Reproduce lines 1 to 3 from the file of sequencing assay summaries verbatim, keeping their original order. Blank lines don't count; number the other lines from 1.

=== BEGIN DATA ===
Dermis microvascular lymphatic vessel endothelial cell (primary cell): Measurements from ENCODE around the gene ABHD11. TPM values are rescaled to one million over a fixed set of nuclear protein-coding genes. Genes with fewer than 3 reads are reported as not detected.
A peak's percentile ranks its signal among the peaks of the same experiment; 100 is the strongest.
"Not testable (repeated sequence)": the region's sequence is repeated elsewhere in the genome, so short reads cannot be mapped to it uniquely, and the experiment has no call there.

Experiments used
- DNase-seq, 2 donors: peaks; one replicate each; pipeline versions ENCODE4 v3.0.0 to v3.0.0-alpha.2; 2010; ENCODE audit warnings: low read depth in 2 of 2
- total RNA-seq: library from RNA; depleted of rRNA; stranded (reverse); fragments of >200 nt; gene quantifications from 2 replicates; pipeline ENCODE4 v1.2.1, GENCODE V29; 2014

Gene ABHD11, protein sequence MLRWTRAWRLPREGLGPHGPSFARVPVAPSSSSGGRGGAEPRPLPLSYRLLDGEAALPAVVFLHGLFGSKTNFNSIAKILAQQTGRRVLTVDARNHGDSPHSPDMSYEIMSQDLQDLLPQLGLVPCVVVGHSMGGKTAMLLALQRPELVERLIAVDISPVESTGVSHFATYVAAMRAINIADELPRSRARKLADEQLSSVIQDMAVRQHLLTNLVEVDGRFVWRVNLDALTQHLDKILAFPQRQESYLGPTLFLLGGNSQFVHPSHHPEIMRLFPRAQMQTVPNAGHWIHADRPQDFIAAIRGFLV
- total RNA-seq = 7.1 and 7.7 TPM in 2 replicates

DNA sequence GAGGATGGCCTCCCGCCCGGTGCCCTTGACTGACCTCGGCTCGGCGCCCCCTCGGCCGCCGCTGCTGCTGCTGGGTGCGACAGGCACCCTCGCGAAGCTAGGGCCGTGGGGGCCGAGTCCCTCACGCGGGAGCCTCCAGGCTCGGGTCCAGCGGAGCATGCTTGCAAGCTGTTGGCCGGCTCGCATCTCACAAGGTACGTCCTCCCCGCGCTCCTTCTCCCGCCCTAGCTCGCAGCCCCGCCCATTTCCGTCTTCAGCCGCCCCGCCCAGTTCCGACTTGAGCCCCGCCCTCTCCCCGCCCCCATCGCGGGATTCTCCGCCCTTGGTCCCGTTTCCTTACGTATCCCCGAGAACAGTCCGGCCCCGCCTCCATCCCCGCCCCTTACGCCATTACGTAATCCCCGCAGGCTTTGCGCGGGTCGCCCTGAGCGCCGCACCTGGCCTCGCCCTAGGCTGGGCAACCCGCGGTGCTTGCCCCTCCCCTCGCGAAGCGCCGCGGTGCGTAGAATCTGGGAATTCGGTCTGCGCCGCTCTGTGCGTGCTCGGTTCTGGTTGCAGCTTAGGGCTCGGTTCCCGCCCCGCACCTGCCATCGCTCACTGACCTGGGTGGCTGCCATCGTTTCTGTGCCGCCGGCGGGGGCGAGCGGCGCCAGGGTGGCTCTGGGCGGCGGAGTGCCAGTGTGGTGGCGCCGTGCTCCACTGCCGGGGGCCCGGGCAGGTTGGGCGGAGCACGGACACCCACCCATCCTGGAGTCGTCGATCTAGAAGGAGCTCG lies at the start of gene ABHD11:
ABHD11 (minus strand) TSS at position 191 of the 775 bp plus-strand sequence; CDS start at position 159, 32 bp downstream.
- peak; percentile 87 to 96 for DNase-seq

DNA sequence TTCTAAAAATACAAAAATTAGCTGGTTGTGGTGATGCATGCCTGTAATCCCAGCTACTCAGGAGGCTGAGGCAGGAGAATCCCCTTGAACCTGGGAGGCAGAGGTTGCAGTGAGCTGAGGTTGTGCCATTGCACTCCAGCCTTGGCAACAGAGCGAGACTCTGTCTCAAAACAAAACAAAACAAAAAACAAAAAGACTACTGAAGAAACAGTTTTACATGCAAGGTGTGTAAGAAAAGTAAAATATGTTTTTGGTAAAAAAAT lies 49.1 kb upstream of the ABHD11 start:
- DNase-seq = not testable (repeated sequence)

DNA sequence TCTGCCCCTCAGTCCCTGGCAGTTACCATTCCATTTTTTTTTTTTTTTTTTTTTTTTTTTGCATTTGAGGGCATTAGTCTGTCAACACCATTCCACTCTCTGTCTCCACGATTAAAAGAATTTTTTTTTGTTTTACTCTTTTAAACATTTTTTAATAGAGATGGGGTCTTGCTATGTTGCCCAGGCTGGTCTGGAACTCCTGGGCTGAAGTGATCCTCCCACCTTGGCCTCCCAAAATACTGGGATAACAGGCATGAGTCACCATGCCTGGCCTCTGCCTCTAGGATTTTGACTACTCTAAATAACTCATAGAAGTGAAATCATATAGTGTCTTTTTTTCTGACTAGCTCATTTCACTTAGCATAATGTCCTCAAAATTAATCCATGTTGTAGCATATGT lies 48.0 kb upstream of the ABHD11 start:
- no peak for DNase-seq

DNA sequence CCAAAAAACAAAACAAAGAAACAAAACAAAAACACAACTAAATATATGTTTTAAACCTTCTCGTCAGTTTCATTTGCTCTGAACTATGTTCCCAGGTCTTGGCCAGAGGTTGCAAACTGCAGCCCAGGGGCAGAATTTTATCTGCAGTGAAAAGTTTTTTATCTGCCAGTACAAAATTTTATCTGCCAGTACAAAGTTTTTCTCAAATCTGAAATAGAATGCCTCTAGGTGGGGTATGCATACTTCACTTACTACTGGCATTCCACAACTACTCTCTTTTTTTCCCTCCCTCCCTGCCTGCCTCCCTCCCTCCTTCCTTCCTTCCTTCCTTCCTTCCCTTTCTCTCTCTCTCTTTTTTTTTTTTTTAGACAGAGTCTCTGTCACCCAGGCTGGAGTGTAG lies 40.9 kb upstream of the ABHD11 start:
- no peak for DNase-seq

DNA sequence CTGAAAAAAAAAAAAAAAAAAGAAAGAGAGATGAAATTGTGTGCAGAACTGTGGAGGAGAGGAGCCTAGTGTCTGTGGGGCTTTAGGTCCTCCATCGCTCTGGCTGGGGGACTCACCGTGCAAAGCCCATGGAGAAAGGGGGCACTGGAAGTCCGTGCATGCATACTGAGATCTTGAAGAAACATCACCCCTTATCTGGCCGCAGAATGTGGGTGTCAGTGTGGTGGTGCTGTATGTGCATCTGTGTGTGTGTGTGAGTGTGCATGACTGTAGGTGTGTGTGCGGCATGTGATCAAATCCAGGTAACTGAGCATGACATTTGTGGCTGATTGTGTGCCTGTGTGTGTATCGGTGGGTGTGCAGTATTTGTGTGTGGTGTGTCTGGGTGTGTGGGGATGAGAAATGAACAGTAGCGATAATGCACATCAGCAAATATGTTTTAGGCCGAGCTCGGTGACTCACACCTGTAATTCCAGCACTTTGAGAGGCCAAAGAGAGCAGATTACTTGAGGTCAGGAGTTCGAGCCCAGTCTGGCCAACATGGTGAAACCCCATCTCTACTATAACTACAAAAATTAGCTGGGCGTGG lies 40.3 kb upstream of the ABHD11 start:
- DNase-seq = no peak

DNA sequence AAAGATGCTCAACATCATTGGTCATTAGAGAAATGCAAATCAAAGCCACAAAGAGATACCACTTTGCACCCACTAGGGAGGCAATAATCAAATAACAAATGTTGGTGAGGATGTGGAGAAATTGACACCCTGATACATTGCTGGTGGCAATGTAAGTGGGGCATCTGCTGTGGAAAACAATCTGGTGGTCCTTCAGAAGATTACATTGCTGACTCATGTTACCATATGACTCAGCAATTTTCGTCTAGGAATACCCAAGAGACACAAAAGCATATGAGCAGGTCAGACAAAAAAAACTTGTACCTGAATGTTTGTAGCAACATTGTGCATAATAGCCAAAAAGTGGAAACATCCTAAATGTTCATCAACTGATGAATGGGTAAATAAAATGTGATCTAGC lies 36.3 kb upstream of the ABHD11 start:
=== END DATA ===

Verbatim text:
Dermis microvascular lymphatic vessel endothelial cell (primary cell): Measurements from ENCODE around the gene ABHD11. TPM values are rescaled to one million over a fixed set of nuclear protein-coding genes. Genes with fewer than 3 reads are reported as not detected.
A peak's percentile ranks its signal among the peaks of the same experiment; 100 is the strongest.
"Not testable (repeated sequence)": the region's sequence is repeated elsewhere in the genome, so short reads cannot be mapped to it uniquely, and the experiment has no call there.